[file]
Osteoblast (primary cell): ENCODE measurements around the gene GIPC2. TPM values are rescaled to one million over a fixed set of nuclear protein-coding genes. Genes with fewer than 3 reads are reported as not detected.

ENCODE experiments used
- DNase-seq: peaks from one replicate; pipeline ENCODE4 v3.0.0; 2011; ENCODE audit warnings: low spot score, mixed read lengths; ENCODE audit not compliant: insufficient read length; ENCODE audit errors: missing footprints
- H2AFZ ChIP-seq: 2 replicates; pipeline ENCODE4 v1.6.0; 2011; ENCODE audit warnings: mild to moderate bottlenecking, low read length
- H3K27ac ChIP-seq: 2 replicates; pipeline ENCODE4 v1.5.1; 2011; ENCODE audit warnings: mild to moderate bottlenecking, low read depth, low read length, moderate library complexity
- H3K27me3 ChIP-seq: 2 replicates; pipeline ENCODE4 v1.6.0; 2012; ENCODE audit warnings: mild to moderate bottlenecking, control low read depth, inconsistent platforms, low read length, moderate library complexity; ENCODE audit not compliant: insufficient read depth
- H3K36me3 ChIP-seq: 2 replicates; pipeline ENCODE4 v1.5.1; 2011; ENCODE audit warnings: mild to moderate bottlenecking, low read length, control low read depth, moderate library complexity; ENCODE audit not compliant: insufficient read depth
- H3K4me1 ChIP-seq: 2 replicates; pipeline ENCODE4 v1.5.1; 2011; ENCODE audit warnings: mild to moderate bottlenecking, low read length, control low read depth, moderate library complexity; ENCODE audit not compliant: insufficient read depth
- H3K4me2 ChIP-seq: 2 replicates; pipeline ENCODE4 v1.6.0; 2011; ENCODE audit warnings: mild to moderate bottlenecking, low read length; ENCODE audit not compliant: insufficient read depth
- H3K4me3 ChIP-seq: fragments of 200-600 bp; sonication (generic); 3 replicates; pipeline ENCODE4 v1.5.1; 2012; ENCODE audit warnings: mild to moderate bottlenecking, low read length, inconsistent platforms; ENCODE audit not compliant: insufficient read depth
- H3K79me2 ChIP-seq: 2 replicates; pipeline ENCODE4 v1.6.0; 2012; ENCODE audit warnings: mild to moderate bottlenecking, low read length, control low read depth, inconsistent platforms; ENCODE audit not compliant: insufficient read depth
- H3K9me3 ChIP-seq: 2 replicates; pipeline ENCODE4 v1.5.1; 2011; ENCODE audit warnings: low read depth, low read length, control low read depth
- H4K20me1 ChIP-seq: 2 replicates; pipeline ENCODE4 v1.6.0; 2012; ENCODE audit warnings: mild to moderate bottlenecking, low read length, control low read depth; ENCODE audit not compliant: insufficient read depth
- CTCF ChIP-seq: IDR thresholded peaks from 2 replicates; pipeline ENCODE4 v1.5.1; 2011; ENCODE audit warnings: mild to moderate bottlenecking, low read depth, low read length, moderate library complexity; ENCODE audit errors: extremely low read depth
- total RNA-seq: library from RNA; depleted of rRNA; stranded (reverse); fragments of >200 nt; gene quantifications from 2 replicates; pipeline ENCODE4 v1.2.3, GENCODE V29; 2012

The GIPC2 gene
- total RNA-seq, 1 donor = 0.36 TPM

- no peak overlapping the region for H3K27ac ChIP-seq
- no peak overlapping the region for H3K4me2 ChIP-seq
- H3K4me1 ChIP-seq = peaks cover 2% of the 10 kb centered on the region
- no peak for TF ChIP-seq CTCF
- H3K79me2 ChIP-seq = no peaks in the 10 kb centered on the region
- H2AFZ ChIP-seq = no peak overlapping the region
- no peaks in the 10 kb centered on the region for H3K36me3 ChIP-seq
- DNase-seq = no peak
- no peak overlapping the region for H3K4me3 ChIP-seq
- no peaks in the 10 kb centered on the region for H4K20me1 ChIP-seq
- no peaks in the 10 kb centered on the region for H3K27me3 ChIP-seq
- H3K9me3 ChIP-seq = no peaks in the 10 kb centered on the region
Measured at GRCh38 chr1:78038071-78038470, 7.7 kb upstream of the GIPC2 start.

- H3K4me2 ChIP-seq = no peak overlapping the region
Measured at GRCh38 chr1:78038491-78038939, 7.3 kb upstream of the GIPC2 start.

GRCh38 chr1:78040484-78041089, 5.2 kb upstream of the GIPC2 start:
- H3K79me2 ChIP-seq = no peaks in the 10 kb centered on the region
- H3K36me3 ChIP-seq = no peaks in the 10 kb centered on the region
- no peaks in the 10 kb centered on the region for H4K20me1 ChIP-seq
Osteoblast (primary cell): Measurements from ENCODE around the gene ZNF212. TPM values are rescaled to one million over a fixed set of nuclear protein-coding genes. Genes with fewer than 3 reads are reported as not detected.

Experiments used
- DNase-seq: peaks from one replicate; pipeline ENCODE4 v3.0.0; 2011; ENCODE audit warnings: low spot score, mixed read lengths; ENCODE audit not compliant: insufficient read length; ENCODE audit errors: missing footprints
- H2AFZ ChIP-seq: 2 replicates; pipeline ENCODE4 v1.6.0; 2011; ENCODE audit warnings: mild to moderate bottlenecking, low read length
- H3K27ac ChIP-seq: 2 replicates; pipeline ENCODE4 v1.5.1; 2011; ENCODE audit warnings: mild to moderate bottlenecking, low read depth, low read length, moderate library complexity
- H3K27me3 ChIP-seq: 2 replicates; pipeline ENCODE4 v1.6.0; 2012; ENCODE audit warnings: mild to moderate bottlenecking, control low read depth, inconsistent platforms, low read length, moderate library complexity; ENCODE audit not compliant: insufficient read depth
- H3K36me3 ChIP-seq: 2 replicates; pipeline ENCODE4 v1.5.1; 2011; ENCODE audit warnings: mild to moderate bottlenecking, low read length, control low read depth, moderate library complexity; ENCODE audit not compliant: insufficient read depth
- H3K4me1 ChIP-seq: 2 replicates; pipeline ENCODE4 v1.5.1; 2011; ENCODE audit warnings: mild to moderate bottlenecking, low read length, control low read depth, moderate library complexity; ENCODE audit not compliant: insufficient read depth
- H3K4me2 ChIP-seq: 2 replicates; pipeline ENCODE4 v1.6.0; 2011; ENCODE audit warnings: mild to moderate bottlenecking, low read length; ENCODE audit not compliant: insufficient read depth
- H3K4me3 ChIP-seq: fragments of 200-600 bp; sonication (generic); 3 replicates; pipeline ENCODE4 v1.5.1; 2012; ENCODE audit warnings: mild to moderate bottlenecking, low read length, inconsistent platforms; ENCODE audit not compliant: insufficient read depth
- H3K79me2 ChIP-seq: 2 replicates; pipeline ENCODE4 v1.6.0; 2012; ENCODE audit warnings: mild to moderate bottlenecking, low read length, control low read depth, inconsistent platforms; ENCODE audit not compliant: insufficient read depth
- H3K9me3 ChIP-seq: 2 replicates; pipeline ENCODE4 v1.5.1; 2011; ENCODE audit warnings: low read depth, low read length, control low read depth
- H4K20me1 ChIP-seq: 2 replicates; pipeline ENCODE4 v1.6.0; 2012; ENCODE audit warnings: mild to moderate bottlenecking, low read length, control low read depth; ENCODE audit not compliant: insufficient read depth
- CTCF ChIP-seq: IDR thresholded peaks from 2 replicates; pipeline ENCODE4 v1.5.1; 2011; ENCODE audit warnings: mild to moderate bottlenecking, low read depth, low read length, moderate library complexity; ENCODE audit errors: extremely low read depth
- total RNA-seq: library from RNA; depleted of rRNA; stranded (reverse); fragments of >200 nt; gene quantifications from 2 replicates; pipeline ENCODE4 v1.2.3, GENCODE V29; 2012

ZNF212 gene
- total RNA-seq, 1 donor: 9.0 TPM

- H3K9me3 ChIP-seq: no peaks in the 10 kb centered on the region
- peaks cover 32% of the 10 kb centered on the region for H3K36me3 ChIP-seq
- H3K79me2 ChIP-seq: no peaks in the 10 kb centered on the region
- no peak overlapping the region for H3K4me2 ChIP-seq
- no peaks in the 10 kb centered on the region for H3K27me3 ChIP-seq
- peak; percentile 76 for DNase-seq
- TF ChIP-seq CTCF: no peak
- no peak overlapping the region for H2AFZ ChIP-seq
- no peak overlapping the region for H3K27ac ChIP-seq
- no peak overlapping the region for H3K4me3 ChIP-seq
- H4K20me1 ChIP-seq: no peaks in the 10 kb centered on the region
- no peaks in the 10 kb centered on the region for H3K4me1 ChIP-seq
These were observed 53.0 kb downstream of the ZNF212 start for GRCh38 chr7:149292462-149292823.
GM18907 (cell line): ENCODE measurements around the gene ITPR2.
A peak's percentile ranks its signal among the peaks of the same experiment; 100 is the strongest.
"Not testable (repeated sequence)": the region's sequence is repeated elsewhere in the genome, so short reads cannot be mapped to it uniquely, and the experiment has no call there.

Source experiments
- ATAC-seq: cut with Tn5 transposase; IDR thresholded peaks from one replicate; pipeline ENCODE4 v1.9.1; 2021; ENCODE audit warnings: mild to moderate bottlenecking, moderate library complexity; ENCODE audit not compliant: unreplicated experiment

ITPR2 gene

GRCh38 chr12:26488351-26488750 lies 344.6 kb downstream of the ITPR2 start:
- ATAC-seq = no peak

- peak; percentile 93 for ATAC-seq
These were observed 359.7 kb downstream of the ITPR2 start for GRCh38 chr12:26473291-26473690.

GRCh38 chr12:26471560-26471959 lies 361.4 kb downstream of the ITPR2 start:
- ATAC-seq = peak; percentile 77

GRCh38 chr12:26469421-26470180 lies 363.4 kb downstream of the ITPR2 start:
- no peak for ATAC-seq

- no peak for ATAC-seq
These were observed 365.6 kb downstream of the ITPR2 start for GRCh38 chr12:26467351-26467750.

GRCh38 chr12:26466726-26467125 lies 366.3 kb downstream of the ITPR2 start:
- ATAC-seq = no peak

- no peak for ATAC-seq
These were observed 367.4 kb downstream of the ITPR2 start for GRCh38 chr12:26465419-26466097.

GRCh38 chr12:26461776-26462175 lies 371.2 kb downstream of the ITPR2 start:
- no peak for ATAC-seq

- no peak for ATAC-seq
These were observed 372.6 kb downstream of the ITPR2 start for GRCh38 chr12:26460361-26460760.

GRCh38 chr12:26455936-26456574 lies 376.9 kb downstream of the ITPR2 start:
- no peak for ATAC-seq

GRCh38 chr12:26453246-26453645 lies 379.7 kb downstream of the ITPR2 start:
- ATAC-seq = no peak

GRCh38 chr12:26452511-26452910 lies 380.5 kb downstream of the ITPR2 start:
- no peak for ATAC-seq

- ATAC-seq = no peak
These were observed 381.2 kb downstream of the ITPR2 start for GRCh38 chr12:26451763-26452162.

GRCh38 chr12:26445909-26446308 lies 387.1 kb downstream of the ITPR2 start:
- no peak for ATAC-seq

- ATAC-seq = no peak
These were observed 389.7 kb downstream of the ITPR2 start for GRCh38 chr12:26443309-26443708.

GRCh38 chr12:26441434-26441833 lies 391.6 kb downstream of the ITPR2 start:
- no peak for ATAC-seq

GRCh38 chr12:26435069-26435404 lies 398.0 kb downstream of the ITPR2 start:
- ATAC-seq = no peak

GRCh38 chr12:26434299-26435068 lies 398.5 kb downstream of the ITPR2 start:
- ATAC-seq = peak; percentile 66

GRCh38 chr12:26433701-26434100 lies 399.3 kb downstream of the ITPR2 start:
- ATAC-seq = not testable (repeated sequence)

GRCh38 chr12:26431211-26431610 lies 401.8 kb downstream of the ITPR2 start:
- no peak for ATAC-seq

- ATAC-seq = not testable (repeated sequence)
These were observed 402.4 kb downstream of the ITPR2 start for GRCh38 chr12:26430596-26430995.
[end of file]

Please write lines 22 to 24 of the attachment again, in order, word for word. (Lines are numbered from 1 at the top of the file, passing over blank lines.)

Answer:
- H3K79me2 ChIP-seq = no peaks in the 10 kb centered on the region
- H2AFZ ChIP-seq = no peak overlapping the region
- no peaks in the 10 kb centered on the region for H3K36me3 ChIP-seq